Tue, Feb 15, 2005 - Page 2 News List

Mystery remains could be a clue to freighter's fate


What appeared to be the remains of three life-support outfits were spotted at sea yesterday afternoon off the northeastern coast of Taiwan by air rescue helicopters, as the intensive search for the missing freighter Juitai 8 continued.

According to an official with the Disaster Prevention and Rescue Operations Center under the National Fire Agency, three life-support outfits, which might be either rubber life boats or life rafts, were found at 2:30pm yesterday approximately 30 nautical miles off Suao port in northeastern Taiwan.

However, no individuals were sighted in the proximity of the remains.


"We are still unsure if those were life boats or life rafts, or whether they belonged to Juitai 8. The air rescue squad is working at the site, attempting to confirm the details," Hsu Lan-hsiang (許嵐翔), a media liasion official at the Coast Guard Administration (CGA), said yesterday.

Yesterday morning, a ship off the coast of Suao reported having found a life boat.

Following the tip, air rescue teams were sent out to the site.

On Sunday evening, rescue teams found a yellow rubber life boat off the coast of Ilan, which was confirmed to have belonged to Juitai 8 by the marine transportation company that owned the freighter.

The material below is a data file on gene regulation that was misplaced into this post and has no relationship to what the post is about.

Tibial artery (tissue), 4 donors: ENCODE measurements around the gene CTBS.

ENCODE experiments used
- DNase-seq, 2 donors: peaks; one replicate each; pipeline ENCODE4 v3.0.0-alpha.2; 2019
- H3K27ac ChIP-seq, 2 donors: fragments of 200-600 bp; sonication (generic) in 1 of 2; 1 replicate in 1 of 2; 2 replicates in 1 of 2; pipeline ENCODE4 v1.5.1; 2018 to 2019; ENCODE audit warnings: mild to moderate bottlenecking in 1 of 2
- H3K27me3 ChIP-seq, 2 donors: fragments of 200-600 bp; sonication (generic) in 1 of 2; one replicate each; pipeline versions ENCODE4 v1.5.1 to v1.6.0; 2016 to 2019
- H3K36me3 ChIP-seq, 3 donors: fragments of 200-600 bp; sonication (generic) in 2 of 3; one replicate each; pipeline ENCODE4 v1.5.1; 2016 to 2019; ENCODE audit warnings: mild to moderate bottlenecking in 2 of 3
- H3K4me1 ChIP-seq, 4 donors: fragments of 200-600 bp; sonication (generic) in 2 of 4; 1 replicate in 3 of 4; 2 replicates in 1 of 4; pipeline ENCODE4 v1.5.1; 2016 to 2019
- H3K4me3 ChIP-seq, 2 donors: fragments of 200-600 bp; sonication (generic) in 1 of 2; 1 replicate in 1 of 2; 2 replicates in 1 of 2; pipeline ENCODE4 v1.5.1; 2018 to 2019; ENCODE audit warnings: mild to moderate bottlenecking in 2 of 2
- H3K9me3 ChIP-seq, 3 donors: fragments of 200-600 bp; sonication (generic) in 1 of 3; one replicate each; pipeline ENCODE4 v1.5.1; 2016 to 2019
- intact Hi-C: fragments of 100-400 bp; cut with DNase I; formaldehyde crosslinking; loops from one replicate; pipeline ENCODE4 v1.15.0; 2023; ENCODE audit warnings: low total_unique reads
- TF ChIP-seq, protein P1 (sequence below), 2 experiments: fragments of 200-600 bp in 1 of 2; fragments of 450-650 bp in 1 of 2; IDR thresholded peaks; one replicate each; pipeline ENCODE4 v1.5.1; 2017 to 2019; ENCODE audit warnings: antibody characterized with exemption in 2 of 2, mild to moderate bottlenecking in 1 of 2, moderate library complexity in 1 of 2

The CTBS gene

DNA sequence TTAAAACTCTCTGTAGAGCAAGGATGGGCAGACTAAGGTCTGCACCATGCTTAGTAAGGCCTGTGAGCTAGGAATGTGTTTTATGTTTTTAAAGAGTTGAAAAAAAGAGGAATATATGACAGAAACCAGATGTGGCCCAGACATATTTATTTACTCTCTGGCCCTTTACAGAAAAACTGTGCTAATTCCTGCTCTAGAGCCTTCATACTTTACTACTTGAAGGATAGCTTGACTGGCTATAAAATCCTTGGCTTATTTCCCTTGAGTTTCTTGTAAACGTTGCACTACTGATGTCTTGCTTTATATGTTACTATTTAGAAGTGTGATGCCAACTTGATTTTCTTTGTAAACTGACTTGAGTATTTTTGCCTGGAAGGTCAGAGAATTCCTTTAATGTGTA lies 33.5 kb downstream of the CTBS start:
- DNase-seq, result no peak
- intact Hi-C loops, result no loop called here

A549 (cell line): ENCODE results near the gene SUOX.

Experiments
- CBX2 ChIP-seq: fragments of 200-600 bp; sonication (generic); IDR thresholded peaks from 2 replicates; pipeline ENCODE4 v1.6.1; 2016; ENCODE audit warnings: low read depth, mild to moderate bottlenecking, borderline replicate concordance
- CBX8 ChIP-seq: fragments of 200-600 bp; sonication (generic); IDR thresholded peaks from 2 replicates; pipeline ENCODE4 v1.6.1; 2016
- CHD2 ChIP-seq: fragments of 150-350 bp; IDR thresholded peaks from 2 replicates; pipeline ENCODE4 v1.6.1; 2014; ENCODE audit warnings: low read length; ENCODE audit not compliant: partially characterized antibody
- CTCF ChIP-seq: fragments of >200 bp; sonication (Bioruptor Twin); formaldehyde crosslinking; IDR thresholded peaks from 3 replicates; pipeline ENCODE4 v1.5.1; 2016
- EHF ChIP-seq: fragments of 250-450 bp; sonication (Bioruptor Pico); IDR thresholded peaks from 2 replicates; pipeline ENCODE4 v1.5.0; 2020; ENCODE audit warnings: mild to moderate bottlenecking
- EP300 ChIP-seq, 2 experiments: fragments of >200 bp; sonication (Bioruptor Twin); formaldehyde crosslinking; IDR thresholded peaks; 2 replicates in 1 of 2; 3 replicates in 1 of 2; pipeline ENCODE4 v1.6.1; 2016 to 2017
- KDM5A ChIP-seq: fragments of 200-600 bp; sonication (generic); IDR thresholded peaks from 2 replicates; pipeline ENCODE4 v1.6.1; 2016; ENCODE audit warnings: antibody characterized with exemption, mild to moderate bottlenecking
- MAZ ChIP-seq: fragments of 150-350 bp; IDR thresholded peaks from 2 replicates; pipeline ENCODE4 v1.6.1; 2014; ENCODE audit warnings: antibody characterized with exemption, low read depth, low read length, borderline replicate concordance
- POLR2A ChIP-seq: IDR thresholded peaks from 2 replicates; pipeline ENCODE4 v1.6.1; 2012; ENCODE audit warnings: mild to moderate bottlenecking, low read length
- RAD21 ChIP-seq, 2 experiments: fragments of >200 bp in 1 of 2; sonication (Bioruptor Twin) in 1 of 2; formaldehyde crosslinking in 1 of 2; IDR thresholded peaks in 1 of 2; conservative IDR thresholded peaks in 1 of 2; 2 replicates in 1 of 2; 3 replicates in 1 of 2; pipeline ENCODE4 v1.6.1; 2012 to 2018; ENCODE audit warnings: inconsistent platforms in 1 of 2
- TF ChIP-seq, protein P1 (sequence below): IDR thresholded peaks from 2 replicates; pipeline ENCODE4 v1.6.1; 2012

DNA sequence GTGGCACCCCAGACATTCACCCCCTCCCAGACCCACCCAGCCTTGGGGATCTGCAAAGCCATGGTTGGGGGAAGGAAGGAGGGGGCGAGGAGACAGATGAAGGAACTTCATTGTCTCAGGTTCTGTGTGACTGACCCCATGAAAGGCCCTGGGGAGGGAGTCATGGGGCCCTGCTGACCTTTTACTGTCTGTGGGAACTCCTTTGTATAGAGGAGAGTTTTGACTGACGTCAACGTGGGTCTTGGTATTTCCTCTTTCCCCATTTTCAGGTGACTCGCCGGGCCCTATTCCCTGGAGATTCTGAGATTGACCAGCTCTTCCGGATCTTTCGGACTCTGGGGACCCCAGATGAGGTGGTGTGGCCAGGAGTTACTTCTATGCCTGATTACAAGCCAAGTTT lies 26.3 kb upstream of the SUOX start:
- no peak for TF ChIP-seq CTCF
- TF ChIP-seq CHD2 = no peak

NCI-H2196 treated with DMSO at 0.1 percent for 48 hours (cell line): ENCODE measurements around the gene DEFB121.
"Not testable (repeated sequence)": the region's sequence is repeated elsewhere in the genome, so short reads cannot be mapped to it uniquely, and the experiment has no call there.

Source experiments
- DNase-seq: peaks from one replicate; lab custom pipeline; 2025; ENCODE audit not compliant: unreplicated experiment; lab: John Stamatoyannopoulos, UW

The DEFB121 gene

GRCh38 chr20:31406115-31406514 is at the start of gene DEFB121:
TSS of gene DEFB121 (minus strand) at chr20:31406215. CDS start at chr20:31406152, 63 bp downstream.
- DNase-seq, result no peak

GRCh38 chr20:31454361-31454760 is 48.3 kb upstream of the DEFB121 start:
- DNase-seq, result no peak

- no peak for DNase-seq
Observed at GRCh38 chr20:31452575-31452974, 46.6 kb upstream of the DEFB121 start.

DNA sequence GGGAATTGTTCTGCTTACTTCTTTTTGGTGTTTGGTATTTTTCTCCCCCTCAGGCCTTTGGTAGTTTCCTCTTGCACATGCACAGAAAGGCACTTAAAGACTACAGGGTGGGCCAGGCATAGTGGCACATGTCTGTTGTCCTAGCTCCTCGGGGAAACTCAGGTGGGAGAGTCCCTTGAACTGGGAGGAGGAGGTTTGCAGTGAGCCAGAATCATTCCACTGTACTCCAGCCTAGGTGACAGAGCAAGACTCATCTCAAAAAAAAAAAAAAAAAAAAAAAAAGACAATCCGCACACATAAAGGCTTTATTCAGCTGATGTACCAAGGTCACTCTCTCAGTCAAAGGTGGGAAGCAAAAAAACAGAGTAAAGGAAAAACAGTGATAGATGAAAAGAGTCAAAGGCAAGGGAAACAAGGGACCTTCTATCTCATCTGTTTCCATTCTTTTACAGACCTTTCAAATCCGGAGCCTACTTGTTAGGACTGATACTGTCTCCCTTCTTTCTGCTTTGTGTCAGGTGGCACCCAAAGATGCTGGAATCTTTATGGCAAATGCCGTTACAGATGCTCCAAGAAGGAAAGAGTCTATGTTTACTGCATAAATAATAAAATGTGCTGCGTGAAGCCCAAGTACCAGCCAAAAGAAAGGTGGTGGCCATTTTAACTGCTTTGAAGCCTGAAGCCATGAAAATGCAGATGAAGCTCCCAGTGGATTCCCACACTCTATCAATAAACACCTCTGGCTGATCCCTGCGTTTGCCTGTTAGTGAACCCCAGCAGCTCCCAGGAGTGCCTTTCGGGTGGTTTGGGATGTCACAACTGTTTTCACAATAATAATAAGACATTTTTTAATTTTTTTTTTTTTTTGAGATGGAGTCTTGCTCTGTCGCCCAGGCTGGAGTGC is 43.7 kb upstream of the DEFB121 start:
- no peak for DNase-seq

On Feb. 10, Juitai 8, a Kaohsiung-registered gravel freighter, departed from Hualien Harbor for Ishigaki Island in Japan's Okinawa Prefecture.

The ship had 18 crew members on board; 12 of whom were Taiwanese, and two Burmese and four Indonesians.

The 5,000-tonne freighter's communications were cut off after only one location report that night.

According to the CGA's speculation, the freighter and all of its crew members might have sunk in rough seas. The Global Positioning System on board did not send out any distress signals prior to ceasing its transmissions.

Although the crucial 72-hour initial period of the rescue operation had passed, authorities said they had not yet given up the hope of discovering survivors.

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